EDWARDS – Space shuttle Endeavour, mounted atop NASA’s modified 747 Shuttle Carrier Aircraft (SCA), will make the final ferry flight of the Space Shuttle Program era when it departs Monday, Sept. 17, from NASA’s Kennedy Space Center in Florida headed to Los Angeles International Airport (LAX).
The SCA is scheduled to conduct low-level flyovers at about 1,500 feet above various landmarks in multiple cities along the planned flight path, including Palmdale, Lancaster and Rosamond, NASA officials said.
The exact timing and path of the ferry flight will depend on weather conditions, operational and safety considerations and the discretion of the pilot-in-command. Some planned flyovers or stopovers could be delayed or cancelled.
At sunrise on Sept. 17, the SCA and Endeavour will depart Kennedy’s Shuttle Landing Facility and perform a flyover of various areas of the Space Coast, including Kennedy, the Kennedy Space Center Visitor Complex, Cape Canaveral Air Force Station and Patrick Air Force Base.
The aircraft will fly west and conduct low flyovers of NASA’s Stennis Space Center in Mississippi and the agency’s Michoud Assembly Facility in New Orleans. As it arrives over the Texas Gulf Coast area, the SCA will perform low flyovers above various areas of Houston, Clear Lake and Galveston before landing at Ellington Field near NASA’s Johnson Space Center. Weather permitting, the SCA and Endeavour will stay at Ellington the remainder of Sept. 17 and all day Sept. 18.
At sunrise on Wednesday, Sept. 19, the aircraft will depart Houston, make a refueling stop at Biggs Army Airfield in El Paso, Texas, and conduct low-level flyovers of White Sands Test Facility near Las Cruces, N.M., and NASA’s Dryden Flight Research Center at Edwards Air Force Base in California, before landing around mid-day at Dryden.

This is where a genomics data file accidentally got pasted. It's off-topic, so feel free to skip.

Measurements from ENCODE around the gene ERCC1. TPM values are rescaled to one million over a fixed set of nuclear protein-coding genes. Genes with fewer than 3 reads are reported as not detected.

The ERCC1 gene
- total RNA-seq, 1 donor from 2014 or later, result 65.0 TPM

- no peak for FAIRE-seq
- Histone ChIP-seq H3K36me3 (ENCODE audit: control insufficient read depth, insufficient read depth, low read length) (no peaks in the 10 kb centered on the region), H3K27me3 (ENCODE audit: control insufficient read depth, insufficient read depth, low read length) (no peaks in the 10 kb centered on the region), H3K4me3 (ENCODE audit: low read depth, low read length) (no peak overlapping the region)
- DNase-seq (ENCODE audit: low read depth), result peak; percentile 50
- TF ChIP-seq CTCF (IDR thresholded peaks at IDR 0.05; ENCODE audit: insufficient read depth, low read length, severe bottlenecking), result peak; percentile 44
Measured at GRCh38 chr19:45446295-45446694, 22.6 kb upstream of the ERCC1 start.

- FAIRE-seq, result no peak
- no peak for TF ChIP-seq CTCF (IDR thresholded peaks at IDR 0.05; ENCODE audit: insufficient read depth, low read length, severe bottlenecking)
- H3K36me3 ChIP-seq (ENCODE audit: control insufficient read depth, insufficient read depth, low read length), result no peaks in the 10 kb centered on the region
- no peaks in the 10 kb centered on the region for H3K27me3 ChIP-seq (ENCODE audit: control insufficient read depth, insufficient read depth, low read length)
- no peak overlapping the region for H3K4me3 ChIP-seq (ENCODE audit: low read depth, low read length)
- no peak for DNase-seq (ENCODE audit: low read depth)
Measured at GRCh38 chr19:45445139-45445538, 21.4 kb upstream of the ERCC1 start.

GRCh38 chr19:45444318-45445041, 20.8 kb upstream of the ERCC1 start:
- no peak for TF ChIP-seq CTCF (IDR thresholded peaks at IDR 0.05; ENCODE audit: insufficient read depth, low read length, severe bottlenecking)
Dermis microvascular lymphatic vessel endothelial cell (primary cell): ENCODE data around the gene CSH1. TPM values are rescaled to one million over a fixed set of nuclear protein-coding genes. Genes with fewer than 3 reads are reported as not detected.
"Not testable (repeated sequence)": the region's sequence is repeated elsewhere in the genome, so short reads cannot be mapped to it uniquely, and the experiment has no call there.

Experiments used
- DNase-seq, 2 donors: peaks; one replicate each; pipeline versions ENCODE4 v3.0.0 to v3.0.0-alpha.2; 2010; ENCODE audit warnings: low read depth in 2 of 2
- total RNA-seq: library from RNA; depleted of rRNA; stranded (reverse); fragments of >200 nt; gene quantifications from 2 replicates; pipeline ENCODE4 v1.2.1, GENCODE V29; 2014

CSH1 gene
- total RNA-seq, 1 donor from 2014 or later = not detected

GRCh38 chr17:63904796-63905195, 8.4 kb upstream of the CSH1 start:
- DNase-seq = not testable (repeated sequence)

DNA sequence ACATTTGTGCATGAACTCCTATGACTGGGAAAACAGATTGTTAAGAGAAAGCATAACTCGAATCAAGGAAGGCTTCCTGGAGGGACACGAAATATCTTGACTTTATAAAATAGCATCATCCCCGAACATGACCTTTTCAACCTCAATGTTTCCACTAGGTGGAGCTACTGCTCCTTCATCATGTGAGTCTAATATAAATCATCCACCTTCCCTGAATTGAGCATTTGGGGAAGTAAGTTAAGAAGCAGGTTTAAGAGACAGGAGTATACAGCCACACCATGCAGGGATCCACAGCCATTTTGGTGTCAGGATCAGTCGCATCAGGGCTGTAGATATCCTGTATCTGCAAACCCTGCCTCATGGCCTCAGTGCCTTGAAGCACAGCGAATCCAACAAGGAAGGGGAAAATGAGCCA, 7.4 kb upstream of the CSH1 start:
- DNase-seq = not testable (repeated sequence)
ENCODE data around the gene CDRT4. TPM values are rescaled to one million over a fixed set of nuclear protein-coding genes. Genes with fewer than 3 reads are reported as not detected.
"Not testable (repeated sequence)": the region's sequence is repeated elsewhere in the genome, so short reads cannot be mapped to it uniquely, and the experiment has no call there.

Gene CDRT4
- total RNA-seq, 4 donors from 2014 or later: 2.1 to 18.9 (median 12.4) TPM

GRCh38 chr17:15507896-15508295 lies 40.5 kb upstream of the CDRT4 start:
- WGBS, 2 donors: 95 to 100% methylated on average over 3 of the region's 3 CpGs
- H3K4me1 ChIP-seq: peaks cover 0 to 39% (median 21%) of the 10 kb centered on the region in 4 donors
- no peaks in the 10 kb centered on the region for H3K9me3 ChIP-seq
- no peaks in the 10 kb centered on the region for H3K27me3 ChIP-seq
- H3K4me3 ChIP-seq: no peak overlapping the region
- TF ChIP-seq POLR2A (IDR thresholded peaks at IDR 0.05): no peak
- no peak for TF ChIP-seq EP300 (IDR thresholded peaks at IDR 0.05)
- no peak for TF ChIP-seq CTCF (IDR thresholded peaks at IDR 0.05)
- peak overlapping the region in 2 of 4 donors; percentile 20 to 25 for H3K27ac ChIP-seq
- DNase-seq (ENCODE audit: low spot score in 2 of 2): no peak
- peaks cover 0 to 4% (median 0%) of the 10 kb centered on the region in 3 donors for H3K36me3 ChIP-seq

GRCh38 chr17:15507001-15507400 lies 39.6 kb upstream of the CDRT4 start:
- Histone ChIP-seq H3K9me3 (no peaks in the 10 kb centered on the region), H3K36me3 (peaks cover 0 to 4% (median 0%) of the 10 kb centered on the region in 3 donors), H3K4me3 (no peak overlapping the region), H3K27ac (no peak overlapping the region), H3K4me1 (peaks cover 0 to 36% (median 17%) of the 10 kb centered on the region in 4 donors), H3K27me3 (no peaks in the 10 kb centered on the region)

On the morning of Sept. 20, the SCA and Endeavour will take off from Dryden and perform low-level flyovers in the Palmdale, Lancaster, and Rosamond areas before the SCA-Endeavour combo heads to Northern California for a loop around Sacramento, San Francisco and NASA’s Ames Research Center at Moffett Field near San Jose. The flight concludes with low-level flyovers of many Los Angeles sites prior to landing at Los Angeles International Airport at about 11 a.m. on Sept. 20.
After arrival at LAX, Endeavour will be removed from the SCA and spend a few weeks at a United Airlines hangar undergoing preparations for transport and display. Endeavour then will travel through Inglewood and Los Angeles city streets on a 12-mile journey from the airport to the science center, arriving in the evening on Oct. 13.
Beginning Oct. 30, the shuttle will be on display in the science center’s Samuel Oschin Space Shuttle Endeavour Display Pavilion, embarking on its new mission to commemorate past achievements in space and educate and inspire future generations of explorers.
Endeavour completed 25 missions, spent 299 days in orbit, and orbited Earth 4,671 times while traveling 122,883,151 miles.
For information about NASA’s transfer of space shuttles to museums, visit http://www.nasa.gov/transition
(Information via press release from the National Aeronautics and Space Administration Dryden Flight Research Center.)